Be Like Glue and Stick to Your New Year’s Resolutions!

How to make a new year’s resolution and become successful

Austin+Stalwick+working+towards+his+new+year%27s+resolution+at+Gresham+High+School.

Jack Nehler

Austin Stalwick working towards his new year’s resolution at Gresham High School.

Juliette Ramirez-Torres, Staff Writer

  Wondering how to make this year better than the last? Try making a New Year’s resolution. There’s certainly no doubt last year was chaotic, but we must make the most out of our situation and try to come back even stronger. A New Year’s resolution can help you make this year a good one. 

  Goal making is an important life skill you can learn at school, home, or work. Goals allow you to focus on important things, like becoming the best you possible. 

  “Setting those goals gives me something to strive for, and when I achieve those goals I go set new ones so I am always trying to better myself some way,” junior Austin Stalwick said. 

  Setting goals can help in many different ways whether that’s physically or academically. But, goals will always help you improve mentally.  

  “When you accomplish something you’ve been trying to achieve you get a good feeling of your accomplishment and you start feeling happy and positive,” sophomore Elida Hernandez said. 

  Positivity and growth are exactly what we need during these times. Goals can bring happiness and accomplishments. 

  “You have to narrow down your goal, make sure it is meaningful to you, that you can achieve it, that it is worth your time, and that it is time-bound… so you aren’t just telling yourself that you will do it, but that it is linked to dates and actions,” AVID and Spanish teacher Alison Brink said. 

An outline of what a SMART goal is. (teacherspayteachers.com)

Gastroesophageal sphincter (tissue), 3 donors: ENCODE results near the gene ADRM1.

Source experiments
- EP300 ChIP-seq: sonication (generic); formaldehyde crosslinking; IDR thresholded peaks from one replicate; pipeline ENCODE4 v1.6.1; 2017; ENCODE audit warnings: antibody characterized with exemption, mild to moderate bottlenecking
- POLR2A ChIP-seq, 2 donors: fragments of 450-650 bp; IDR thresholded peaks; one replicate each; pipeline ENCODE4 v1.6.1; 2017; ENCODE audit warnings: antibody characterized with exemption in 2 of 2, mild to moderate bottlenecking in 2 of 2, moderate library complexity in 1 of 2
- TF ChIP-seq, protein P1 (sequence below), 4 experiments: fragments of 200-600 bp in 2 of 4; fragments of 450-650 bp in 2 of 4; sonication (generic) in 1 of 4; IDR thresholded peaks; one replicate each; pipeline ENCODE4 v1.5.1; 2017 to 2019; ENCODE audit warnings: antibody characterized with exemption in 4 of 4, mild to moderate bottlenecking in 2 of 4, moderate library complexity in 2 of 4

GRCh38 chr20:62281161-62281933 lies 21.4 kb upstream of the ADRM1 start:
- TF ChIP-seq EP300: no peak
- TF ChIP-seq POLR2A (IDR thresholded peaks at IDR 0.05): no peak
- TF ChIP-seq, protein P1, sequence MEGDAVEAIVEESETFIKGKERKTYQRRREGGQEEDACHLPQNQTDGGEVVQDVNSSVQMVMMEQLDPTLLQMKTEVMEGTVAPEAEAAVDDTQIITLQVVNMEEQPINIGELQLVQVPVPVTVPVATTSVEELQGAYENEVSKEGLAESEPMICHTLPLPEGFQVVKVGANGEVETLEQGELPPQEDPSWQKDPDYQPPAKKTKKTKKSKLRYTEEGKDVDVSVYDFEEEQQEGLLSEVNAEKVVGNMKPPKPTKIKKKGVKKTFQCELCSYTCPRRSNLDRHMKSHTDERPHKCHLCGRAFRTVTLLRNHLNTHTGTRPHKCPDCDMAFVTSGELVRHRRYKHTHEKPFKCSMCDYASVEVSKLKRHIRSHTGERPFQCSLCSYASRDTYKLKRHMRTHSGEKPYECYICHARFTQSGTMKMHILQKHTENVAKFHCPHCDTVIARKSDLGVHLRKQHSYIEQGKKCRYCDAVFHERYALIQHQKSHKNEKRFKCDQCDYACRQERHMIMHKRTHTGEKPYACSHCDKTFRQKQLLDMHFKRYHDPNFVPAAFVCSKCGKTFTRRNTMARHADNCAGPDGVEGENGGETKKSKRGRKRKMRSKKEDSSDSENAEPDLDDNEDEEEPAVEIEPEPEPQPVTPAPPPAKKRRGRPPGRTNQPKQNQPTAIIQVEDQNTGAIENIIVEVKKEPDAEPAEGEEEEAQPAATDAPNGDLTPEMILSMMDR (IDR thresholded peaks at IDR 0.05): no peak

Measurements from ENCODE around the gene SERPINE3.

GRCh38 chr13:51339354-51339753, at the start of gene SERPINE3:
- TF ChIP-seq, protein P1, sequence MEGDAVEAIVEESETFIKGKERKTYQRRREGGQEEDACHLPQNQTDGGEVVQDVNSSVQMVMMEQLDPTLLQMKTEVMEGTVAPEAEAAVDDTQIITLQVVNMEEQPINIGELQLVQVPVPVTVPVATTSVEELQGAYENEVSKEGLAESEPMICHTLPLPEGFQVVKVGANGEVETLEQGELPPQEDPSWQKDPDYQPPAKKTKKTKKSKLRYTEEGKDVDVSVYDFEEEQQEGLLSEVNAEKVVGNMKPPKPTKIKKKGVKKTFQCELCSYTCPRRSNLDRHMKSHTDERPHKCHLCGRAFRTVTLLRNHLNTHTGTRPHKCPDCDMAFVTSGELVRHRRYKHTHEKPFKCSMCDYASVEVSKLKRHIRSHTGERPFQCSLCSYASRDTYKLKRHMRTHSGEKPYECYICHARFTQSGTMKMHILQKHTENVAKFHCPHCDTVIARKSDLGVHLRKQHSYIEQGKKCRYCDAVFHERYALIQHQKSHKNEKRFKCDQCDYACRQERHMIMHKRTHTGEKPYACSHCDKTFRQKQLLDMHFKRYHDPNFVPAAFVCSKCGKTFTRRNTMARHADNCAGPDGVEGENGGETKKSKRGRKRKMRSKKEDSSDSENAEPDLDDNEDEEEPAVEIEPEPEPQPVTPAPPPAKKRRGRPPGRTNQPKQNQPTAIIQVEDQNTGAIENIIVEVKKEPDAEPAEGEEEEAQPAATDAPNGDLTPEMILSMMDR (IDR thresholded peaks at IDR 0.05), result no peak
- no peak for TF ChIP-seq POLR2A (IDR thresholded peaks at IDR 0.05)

As seen in the picture to the left SMART goal must be specific, measurable, attainable, relevant, and timely. After making a balanced and realistic goal, you must compare it to time. 

  Having a set time limit can motivate you to get it done on time. The key is to keep in mind the other aspects when setting the time limit.  

  “Usually, I can go from setting goals weekly to monthly, depending on how large my goal is,” Stalwick said. 

  A New Year’s resolution can be small or big, but it must be clear enough to keep track of and evaluate at the end. 

  “A resolution is a firm decision to do or not do something so saying I won’t procrastinate this year could be a resolution. But is it specific enough?” Brink said. 

  Having a clear and trackable goal is necessary, but so is achievability.

  “Last time I had a New Year’s resolution was years ago, it was getting all A’s in my classes, it didn’t last long, but I had pretty good grades in the end,” Hernandez said.

  Having straight A’s is a fairly common goal for students, but what happens if you don’t end up completing your goal? 

  “You need to revisit your goals frequently!!! If you start to slip you are human. We all make mistakes. We also have the opportunity to recover from our errors so you need to be deliberate in examining your actions,” Brink said.

  If you find that you cannot complete your original goal, it’s okay to scale back and renegotiate the steps, but before that, you need to determine if this goal is even worth adjusting. 

  Creating a goal has many aspects, but to help you go through them, a SMART goal chart is linked below and posted above as a picture. It’s an easy and effective way to make a goal for yourself.